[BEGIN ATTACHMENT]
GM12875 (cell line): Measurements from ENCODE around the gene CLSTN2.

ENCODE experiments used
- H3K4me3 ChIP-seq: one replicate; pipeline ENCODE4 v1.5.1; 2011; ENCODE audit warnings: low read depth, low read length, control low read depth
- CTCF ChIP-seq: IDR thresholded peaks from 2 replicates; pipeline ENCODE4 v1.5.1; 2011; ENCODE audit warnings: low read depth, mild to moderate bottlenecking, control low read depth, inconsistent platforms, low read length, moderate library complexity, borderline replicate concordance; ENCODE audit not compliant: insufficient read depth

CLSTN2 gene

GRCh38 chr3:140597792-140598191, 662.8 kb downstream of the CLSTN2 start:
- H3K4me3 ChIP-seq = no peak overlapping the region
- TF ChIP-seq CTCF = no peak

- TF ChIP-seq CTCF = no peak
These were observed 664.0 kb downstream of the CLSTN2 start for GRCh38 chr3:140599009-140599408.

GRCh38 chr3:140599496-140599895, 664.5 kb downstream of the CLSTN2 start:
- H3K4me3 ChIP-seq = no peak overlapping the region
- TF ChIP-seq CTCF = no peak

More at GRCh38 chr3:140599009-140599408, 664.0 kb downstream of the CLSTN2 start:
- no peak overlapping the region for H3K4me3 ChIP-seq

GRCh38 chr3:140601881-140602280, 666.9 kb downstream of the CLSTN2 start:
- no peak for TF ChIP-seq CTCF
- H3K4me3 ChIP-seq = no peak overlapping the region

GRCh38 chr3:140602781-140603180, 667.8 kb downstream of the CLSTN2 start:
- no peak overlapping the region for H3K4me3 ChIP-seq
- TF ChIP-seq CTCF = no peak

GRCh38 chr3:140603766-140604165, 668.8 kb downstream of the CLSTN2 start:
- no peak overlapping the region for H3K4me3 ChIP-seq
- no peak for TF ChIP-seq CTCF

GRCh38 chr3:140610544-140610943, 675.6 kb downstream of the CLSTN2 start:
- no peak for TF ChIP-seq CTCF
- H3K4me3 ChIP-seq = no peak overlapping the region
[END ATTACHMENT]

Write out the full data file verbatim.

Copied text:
GM12875 (cell line): Measurements from ENCODE around the gene CLSTN2.

ENCODE experiments used
- H3K4me3 ChIP-seq: one replicate; pipeline ENCODE4 v1.5.1; 2011; ENCODE audit warnings: low read depth, low read length, control low read depth
- CTCF ChIP-seq: IDR thresholded peaks from 2 replicates; pipeline ENCODE4 v1.5.1; 2011; ENCODE audit warnings: low read depth, mild to moderate bottlenecking, control low read depth, inconsistent platforms, low read length, moderate library complexity, borderline replicate concordance; ENCODE audit not compliant: insufficient read depth

CLSTN2 gene

GRCh38 chr3:140597792-140598191, 662.8 kb downstream of the CLSTN2 start:
- H3K4me3 ChIP-seq = no peak overlapping the region
- TF ChIP-seq CTCF = no peak

- TF ChIP-seq CTCF = no peak
These were observed 664.0 kb downstream of the CLSTN2 start for GRCh38 chr3:140599009-140599408.

GRCh38 chr3:140599496-140599895, 664.5 kb downstream of the CLSTN2 start:
- H3K4me3 ChIP-seq = no peak overlapping the region
- TF ChIP-seq CTCF = no peak

More at GRCh38 chr3:140599009-140599408, 664.0 kb downstream of the CLSTN2 start:
- no peak overlapping the region for H3K4me3 ChIP-seq

GRCh38 chr3:140601881-140602280, 666.9 kb downstream of the CLSTN2 start:
- no peak for TF ChIP-seq CTCF
- H3K4me3 ChIP-seq = no peak overlapping the region

GRCh38 chr3:140602781-140603180, 667.8 kb downstream of the CLSTN2 start:
- no peak overlapping the region for H3K4me3 ChIP-seq
- TF ChIP-seq CTCF = no peak

GRCh38 chr3:140603766-140604165, 668.8 kb downstream of the CLSTN2 start:
- no peak overlapping the region for H3K4me3 ChIP-seq
- no peak for TF ChIP-seq CTCF

GRCh38 chr3:140610544-140610943, 675.6 kb downstream of the CLSTN2 start:
- no peak for TF ChIP-seq CTCF
- H3K4me3 ChIP-seq = no peak overlapping the region